A Very American Coup By Michael – Louis Ingram, Editor-in-Chief...
A Great Player And A Great Leader
Duncan was born on February 20, 1901 in Kansas City, Missouri. He played on semi-pro teams in St. Joseph, Missouri, and Chicago before he was traded to the Kansas City Monarchs in 1921.
One of the top catchers in the Negro Leagues, Duncan spent most of his playing career with the Monarchs. He was their first-string catcher during their glory years of the 1920s when the team won three consecutive league championships.
Duncan was behind the plate when Kansas City beat the Hilldale Club of Philadelphia in the first Negro World Series. He was also their playing manager for most of the 1940s, when the Monarchs were again, one of the premier teams in Black baseball.
Although his hitting was modest, he was an outstanding defensive catcher, who excelled at throwing out base runners and handling pitchers.
Paige, Hilton Smith, and Bullet Joe Rogan were just a few of the great pitchers he caught during his long, 28-year career. He also ran the bases well and earned the reputation as a tough, hard-sliding player.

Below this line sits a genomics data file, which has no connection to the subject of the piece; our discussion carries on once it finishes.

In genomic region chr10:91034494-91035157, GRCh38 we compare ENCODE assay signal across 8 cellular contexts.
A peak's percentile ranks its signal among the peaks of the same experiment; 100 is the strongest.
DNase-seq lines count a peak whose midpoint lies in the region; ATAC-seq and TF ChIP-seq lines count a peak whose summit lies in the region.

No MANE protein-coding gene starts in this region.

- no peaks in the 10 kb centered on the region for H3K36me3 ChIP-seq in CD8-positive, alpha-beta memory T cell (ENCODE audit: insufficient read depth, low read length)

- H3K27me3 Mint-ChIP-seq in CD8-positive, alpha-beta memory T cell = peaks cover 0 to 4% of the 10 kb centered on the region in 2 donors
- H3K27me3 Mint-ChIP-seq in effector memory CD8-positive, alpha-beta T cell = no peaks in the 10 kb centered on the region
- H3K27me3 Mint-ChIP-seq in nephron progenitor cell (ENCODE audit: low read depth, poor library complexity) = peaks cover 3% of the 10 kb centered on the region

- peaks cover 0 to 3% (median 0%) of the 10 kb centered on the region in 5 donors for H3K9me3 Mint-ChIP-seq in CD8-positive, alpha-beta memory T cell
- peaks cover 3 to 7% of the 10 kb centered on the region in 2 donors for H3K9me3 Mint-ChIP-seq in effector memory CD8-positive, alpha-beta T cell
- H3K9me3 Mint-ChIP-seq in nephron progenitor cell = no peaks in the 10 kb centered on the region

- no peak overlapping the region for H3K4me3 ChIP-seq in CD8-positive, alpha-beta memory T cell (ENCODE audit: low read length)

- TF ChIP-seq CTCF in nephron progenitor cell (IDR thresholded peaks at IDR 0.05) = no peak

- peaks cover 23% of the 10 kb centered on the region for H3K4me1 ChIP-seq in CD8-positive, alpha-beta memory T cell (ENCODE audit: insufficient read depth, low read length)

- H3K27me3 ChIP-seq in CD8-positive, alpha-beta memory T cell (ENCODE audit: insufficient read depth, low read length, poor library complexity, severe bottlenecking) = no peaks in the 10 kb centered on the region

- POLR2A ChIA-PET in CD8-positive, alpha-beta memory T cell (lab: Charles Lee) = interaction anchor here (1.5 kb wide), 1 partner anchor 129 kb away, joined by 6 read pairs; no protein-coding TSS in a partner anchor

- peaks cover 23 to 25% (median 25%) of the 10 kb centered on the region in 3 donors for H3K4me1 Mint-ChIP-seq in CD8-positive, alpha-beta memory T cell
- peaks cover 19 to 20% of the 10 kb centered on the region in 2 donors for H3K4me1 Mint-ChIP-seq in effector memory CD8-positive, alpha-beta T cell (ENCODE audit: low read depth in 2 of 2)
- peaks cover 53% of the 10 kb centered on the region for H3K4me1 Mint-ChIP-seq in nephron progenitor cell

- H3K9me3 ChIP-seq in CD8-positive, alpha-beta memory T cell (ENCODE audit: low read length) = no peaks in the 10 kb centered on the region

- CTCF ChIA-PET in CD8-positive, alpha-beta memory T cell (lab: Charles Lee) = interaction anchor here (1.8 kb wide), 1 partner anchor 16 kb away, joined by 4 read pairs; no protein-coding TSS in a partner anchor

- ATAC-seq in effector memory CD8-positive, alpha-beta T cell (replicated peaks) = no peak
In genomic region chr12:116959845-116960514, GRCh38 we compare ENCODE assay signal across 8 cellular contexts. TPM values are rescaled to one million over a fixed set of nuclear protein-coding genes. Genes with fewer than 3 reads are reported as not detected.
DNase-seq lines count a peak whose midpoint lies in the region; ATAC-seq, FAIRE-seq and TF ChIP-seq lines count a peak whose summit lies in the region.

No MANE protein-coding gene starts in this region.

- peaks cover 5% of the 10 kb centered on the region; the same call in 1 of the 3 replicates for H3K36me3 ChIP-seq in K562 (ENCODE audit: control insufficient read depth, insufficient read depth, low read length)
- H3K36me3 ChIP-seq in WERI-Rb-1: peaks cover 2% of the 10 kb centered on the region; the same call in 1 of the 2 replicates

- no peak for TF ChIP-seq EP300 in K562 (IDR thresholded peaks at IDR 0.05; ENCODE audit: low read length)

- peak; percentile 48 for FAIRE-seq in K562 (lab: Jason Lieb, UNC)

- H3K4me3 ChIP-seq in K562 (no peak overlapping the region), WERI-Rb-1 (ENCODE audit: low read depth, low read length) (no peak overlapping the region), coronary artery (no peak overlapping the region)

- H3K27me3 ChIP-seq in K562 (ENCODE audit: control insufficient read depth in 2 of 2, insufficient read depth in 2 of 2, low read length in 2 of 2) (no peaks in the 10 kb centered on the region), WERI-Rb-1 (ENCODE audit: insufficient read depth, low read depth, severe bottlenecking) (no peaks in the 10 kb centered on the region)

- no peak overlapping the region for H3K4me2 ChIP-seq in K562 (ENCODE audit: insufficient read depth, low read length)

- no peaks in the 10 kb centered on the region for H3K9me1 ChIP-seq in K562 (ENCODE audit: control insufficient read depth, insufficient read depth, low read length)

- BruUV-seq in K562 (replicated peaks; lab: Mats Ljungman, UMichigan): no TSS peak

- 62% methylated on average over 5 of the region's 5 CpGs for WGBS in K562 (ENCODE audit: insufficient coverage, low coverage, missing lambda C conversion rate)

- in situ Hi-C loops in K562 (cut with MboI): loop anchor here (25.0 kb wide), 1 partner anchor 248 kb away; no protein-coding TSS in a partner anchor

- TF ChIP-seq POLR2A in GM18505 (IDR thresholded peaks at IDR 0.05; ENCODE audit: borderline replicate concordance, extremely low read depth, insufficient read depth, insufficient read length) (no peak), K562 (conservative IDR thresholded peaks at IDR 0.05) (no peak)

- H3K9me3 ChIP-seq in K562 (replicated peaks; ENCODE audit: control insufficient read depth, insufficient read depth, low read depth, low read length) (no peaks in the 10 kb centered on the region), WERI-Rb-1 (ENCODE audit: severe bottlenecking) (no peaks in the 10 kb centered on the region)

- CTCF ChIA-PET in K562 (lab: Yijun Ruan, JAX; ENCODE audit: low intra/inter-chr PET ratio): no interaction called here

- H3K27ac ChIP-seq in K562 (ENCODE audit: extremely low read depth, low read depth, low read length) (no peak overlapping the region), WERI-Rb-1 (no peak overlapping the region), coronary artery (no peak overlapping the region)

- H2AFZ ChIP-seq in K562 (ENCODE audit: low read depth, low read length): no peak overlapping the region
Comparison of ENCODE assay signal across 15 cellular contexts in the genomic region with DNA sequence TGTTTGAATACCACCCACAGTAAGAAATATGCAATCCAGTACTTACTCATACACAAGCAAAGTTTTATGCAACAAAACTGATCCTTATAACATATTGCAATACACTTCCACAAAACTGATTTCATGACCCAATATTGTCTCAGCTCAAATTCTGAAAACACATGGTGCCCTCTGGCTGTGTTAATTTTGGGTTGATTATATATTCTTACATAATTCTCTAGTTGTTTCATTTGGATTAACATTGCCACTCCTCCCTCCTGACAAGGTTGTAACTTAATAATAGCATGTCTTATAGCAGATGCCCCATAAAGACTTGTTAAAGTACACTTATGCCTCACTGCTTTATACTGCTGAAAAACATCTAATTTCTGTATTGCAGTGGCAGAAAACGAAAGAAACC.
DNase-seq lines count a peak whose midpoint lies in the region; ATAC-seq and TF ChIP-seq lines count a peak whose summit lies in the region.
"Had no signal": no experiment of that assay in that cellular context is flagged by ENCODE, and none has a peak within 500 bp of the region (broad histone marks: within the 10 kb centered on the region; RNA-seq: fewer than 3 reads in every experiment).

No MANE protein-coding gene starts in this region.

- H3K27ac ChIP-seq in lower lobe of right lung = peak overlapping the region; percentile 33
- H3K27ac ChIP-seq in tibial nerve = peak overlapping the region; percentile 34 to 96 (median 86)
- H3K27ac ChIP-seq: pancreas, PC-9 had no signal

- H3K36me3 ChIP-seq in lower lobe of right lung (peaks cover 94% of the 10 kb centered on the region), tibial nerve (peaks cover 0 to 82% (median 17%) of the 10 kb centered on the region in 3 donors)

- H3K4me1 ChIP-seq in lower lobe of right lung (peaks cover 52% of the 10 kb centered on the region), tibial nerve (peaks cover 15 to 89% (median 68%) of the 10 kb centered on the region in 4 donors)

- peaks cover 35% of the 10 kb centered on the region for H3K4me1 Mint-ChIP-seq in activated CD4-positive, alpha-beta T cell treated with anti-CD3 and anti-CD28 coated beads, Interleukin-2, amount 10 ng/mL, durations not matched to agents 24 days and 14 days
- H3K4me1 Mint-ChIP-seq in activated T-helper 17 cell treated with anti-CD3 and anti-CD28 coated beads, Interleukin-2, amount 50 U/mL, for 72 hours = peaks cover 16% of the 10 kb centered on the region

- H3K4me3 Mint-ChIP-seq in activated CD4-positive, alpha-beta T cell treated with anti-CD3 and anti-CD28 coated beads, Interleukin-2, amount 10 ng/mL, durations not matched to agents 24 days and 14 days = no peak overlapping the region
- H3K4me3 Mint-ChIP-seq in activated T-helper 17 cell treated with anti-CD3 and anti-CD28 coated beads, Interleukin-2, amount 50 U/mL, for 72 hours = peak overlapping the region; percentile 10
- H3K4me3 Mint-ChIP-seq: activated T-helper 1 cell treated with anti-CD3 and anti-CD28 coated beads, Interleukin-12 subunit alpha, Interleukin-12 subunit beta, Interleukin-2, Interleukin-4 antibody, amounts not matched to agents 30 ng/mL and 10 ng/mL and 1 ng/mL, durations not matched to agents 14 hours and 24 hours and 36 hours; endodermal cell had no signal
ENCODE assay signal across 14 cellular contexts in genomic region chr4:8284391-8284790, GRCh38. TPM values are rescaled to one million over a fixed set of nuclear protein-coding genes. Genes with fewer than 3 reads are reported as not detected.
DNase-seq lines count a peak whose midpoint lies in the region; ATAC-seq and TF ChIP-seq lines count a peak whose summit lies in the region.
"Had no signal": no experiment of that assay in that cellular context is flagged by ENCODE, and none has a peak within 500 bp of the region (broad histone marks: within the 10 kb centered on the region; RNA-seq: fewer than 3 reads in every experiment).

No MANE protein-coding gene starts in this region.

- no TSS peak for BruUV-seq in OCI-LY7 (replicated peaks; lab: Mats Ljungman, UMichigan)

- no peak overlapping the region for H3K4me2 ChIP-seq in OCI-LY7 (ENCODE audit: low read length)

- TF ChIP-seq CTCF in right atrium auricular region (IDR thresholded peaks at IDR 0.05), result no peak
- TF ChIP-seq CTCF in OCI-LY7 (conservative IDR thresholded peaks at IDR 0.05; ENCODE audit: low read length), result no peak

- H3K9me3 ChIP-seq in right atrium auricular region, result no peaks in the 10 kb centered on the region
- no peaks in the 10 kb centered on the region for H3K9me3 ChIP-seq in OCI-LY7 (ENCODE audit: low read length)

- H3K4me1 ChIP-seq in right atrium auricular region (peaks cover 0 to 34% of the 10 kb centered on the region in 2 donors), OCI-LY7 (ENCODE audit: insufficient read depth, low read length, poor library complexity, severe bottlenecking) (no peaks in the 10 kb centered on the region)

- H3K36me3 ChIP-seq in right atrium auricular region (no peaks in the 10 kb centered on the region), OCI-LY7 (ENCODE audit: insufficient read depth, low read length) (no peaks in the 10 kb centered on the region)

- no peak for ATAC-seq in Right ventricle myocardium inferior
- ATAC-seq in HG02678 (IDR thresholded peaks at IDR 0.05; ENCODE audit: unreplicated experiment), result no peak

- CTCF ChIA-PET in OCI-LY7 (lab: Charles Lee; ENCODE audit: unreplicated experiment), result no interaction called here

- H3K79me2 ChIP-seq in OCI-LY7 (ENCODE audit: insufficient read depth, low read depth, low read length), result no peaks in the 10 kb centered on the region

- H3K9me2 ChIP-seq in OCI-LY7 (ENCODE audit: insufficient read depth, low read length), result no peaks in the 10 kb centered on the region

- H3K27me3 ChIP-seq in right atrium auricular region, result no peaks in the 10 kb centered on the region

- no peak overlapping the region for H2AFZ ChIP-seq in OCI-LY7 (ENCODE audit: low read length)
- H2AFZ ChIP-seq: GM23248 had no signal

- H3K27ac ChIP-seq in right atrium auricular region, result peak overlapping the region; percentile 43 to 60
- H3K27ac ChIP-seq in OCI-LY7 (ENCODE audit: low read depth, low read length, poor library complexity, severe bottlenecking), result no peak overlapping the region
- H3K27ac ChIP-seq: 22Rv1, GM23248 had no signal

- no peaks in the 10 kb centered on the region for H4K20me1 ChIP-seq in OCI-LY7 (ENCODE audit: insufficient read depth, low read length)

His best seasons came in 1929-30. After hitting just .240 for six seasons, Duncan hit .346 in 1929 while helping lead the Monarchs to the Negro National League pennant. He followed that up with a career best .372.
He was also one of the finest managers in the Negro Leagues. Duncan left the Monarchs four different times to play with teams in Chicago, New York, and Pittsburgh, but always returned to Kansas City.
He became the team’s manager in 1942, leading them to two Negro World Series appearances. He was also Jackie Robinson’s manager in 1945 before the UCLA product would go on to the majors.
In 1948, Duncan began several years as an umpire in the Negro American League and also operated a tavern in Kansas City. He was married to blues singer Julia Lee and his son, Frank Duncan Jr., was also a baseball player.
When his son joined the Monarchs in 1941, it marked the first time in sports history that a father and son appeared professionally as active players on the same team.
It wouldn’t happen again in baseball history until Ken Griffey and Ken Griffey Jr. pulled off the feat for the Seattle Mariners in the early 1990′s.
Frank Duncan died in 1973. But the memory of his contributions to the game still live on.
NOTE: The African-American Registry contributed to this story.